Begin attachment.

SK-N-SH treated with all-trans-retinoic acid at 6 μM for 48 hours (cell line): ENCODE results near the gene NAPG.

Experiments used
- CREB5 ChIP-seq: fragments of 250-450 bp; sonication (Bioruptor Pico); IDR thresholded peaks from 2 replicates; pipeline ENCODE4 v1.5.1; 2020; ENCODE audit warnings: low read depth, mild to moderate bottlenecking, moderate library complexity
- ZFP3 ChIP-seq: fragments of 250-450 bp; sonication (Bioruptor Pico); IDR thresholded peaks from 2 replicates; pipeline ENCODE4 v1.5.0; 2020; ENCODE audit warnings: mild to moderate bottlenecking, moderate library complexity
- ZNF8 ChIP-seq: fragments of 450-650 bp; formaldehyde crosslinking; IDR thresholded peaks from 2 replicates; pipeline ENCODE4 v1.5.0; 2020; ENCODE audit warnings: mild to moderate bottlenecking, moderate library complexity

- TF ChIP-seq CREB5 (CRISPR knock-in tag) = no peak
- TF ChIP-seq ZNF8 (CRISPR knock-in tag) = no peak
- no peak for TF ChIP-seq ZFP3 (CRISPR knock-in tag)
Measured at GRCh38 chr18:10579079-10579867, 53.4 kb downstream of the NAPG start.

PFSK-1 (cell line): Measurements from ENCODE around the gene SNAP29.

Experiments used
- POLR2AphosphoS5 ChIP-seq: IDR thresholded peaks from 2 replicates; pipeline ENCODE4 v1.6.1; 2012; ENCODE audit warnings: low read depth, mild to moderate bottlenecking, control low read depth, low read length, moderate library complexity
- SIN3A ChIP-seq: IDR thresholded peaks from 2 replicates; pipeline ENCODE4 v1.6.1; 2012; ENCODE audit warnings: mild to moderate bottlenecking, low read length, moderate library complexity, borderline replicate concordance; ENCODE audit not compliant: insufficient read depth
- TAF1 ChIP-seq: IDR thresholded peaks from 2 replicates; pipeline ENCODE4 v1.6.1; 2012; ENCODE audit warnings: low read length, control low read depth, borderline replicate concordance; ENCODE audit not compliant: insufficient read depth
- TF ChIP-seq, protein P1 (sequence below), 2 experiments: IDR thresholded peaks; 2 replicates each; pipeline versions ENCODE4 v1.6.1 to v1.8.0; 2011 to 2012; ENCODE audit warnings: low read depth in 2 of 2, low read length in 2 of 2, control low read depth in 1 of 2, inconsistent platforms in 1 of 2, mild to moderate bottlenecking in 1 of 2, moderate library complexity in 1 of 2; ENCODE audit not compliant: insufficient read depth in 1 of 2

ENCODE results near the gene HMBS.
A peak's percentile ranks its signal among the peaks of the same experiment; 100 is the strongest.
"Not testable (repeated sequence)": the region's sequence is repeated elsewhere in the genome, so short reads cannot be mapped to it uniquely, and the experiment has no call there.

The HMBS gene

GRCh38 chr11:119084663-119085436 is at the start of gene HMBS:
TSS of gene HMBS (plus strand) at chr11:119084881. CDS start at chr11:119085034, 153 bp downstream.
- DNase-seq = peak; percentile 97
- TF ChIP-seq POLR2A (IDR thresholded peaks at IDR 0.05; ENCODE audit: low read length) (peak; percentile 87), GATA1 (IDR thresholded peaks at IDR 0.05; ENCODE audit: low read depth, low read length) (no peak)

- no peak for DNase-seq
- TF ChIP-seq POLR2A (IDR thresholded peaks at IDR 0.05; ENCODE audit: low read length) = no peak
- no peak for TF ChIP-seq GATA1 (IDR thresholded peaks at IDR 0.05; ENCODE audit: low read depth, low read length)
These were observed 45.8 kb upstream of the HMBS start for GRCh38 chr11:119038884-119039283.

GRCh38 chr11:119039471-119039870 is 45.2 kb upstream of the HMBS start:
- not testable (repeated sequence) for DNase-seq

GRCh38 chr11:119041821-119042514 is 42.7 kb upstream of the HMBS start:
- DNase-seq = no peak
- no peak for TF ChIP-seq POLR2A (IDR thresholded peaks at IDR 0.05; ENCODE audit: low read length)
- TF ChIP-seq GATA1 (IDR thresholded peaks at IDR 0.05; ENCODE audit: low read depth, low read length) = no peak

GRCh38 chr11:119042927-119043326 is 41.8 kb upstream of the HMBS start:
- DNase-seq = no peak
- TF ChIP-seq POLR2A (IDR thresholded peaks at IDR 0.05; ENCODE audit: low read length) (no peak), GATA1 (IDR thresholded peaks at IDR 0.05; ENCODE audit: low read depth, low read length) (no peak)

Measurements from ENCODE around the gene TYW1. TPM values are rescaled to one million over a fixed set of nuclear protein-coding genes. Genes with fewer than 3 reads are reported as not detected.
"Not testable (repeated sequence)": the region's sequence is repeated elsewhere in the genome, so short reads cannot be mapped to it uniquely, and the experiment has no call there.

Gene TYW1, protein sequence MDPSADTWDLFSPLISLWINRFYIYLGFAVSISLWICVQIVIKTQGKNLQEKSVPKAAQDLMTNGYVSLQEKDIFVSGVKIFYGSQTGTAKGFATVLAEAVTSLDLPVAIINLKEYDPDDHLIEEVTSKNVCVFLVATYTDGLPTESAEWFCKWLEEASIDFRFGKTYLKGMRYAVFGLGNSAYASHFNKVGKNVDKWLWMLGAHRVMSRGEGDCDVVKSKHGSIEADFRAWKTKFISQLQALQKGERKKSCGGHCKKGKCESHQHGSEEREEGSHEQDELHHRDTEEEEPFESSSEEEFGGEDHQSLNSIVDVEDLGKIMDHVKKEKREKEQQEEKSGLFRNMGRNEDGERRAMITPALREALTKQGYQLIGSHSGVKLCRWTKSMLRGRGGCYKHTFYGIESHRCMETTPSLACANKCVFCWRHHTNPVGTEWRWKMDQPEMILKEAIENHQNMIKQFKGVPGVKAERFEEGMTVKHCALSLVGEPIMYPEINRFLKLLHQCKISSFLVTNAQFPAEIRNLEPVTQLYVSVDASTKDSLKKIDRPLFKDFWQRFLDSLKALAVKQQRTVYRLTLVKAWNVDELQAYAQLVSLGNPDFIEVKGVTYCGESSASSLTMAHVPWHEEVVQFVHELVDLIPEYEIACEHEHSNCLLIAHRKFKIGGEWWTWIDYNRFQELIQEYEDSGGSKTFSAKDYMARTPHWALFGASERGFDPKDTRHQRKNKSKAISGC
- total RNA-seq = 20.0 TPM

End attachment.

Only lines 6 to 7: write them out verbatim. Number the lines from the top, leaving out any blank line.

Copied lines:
- TF ChIP-seq CREB5 (CRISPR knock-in tag) = no peak
- TF ChIP-seq ZNF8 (CRISPR knock-in tag) = no peak